I must confess to a deep-seated anger at just how insultingly stupid the world has become. As a sufferer of crisis fatigue I can be caught exclaiming You have got to be kidding me!!? several times per day, or perhaps shouting How dumb do they think we are?

    Three choice outbursts came last week as I read Bernanke’s new blog and came across statements like this one:

     

     

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  • Insider
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    The Consequences Playbook

    What will happen as central banks lose control
    by Chris Martenson

    Thursday, January 22, 2015, 3:45 AM

    15

    Executive Summary

    • Desperate central banks are dangerous central banks
    • Why wealth disparity will get worse
    • The list of what comes next as central banks lose control
    • What you should do in advance

    If you have not yet read When This Ends, Everybody Gets Hurt available free to all readers, please click here to read it first.

    What’s really happened since 2008 is that central banks decided that a little more printing with the possibility of future pain was preferable to immediate pain.  Behavioral economics tells us that this is exactly the decision we should always expect from humans. History says as much, too.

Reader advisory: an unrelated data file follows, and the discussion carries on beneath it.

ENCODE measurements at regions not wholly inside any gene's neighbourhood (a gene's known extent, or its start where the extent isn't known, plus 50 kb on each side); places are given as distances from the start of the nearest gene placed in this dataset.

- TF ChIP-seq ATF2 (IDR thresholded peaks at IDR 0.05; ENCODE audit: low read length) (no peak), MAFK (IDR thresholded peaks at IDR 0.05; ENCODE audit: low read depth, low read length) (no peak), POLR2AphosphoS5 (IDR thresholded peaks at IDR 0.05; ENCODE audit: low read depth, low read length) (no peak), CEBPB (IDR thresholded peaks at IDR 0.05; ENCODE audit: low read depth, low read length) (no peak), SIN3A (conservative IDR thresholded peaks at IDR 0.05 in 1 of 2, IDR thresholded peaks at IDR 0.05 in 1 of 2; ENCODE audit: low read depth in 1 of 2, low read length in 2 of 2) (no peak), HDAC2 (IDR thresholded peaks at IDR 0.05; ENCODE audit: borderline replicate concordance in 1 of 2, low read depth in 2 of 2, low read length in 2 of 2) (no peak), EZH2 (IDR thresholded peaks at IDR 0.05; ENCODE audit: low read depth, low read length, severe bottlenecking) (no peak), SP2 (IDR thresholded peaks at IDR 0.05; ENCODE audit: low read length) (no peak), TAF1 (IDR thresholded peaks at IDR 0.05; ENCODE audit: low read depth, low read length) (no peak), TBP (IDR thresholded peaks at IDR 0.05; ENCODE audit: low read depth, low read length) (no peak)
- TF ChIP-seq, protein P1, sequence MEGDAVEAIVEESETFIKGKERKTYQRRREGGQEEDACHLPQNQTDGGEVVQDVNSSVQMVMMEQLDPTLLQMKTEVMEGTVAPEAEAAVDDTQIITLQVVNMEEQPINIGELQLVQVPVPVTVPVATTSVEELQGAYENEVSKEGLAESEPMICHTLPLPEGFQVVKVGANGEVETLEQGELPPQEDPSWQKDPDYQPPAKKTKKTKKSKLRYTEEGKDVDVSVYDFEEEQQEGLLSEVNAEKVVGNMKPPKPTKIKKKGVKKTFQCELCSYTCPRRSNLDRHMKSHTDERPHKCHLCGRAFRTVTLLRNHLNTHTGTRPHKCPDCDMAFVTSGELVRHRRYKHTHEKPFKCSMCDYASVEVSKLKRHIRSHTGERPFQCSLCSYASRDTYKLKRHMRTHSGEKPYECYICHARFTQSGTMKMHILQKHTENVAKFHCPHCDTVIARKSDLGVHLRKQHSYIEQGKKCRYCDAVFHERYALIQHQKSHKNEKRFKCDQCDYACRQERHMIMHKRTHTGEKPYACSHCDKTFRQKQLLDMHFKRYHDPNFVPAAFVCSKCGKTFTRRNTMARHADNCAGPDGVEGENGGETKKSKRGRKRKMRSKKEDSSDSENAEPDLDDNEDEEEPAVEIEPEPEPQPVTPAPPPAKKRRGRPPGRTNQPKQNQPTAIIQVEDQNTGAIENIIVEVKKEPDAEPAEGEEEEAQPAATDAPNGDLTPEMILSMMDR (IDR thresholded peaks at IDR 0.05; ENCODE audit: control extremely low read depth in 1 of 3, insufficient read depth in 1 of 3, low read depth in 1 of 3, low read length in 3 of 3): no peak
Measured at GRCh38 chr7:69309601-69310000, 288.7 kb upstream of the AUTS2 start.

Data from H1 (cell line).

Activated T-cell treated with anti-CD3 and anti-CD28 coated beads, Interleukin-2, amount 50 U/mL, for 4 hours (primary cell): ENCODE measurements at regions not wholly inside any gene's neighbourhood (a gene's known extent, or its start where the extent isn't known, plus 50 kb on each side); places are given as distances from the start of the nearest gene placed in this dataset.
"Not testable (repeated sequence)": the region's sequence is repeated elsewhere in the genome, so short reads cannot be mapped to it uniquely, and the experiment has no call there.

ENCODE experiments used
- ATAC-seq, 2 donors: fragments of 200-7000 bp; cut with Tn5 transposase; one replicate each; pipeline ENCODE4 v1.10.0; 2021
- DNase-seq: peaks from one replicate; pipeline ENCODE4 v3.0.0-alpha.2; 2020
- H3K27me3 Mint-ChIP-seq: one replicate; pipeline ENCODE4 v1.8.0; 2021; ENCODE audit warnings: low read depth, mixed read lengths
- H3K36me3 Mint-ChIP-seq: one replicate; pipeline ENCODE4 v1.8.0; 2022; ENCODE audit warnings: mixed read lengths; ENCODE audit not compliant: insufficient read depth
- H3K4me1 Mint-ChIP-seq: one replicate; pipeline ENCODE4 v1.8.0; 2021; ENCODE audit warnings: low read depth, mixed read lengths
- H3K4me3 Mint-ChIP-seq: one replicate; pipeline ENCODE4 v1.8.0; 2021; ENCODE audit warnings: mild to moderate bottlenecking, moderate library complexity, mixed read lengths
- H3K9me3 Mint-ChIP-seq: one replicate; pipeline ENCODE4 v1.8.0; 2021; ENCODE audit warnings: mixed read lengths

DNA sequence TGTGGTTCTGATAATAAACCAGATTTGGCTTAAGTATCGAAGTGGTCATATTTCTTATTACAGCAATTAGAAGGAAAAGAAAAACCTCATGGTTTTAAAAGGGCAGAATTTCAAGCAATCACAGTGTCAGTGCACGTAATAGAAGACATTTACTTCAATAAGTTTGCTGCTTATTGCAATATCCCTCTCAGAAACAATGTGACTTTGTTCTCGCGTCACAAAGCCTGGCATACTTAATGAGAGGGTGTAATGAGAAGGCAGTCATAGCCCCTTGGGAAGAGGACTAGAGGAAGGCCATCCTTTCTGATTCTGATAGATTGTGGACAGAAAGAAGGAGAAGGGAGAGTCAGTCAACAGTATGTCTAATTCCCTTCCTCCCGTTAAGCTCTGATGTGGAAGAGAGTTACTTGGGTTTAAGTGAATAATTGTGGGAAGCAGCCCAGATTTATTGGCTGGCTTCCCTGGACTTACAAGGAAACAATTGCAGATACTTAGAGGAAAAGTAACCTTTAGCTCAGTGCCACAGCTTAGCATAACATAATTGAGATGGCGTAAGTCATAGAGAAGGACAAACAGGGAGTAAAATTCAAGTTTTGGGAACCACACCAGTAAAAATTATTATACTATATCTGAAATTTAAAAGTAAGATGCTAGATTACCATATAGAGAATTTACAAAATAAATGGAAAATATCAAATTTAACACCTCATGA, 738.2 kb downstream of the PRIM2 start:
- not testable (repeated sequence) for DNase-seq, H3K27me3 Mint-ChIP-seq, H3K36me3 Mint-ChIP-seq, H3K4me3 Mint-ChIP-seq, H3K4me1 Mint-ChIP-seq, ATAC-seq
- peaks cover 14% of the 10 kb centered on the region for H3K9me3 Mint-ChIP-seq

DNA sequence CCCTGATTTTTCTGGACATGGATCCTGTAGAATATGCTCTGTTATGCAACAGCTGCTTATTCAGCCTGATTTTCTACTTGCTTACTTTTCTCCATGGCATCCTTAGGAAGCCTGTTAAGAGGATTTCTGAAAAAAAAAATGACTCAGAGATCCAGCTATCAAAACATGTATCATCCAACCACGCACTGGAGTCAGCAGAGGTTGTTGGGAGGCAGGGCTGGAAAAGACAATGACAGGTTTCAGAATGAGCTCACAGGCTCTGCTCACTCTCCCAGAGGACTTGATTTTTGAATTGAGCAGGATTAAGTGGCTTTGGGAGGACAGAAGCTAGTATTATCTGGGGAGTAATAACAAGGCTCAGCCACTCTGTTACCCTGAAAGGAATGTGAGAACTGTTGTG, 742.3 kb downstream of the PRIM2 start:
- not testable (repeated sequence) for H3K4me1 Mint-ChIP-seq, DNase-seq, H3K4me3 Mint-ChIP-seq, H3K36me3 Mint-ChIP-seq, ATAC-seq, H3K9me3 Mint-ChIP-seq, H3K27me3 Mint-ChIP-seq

It’s just how people are wired. We’ll almost always take immediate gratification over deferred, and similarly choose to defer consequences into the future, especially if there’s even a ridiculously slight chance they won’t materialize.

    So instead of noting back in 2008 that it was unwise to have been borrowing at twice the rate of our income growth for the past several decades — which would have required a lot of very painful belt-tightening — the decision was made to ‘repair the credit markets’ which is code speak for: ‘keep doing the same thing that got us in trouble in the first place.’

    Also known as the ‘kick the can down the road’ strategy, the hoped-for saving grace was always a rapid resumption of organic economic growth. That’s how the central bankers rationalized their actions. They said that saving the banks and markets today was imperative, and that eventually growth would return, justifying all of the new debt layered on to paper-over the current problems.

    Of course, they never explained what would happen if that growth did not return. And that’s because the whole plan falls apart without really robust growth to pay for it all.

    And by ‘fall apart’ I mean utter wreckage of the bond and equity markets, along with massive institutional and sovereign defaults. That was always the risk, and now we’re at the point where…